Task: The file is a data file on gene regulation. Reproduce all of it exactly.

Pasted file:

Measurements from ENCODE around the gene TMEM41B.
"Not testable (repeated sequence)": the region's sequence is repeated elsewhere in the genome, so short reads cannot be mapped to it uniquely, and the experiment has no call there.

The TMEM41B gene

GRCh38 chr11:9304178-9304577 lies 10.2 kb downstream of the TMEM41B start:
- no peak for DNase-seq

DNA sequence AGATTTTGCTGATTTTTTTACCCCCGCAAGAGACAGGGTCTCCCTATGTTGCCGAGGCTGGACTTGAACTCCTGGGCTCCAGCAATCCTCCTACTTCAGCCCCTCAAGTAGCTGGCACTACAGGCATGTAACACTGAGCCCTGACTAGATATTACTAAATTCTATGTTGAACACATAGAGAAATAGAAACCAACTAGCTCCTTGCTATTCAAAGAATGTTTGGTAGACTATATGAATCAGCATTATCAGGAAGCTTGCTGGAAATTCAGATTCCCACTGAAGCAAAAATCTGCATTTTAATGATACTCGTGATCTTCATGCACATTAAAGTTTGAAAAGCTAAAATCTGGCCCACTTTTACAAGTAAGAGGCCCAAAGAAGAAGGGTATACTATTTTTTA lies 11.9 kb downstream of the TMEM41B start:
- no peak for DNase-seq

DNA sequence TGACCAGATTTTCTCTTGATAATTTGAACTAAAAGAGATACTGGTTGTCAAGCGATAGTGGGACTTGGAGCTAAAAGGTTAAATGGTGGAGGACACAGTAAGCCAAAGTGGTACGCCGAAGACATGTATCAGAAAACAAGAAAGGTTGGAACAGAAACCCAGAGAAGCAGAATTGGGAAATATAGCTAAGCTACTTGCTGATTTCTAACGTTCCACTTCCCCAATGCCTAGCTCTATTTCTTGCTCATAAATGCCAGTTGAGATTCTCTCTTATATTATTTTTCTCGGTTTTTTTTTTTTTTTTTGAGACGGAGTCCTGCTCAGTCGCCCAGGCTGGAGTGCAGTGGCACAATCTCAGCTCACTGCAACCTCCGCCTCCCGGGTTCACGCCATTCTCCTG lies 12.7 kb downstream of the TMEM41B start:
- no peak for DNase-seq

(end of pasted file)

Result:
Measurements from ENCODE around the gene TMEM41B.
"Not testable (repeated sequence)": the region's sequence is repeated elsewhere in the genome, so short reads cannot be mapped to it uniquely, and the experiment has no call there.

The TMEM41B gene

GRCh38 chr11:9304178-9304577 lies 10.2 kb downstream of the TMEM41B start:
- no peak for DNase-seq

DNA sequence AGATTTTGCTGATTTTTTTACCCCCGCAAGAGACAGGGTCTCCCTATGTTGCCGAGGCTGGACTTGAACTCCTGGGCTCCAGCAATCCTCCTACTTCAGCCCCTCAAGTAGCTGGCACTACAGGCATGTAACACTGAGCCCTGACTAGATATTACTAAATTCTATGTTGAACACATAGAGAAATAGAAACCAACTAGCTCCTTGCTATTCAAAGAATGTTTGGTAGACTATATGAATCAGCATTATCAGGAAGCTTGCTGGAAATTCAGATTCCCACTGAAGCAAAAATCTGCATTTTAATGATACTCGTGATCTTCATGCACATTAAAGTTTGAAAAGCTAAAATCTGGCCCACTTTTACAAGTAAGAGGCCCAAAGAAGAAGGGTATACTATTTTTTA lies 11.9 kb downstream of the TMEM41B start:
- no peak for DNase-seq

DNA sequence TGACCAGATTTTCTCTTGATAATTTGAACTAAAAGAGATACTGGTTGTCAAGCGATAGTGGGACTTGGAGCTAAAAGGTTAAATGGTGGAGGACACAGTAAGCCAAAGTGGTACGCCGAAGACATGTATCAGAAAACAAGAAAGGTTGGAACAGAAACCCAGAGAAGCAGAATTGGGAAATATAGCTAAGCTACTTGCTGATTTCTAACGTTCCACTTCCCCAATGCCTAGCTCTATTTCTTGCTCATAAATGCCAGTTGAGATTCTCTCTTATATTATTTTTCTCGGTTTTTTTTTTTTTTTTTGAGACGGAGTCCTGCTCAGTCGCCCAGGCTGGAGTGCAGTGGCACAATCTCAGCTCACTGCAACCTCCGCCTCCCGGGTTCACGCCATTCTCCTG lies 12.7 kb downstream of the TMEM41B start:
- no peak for DNase-seq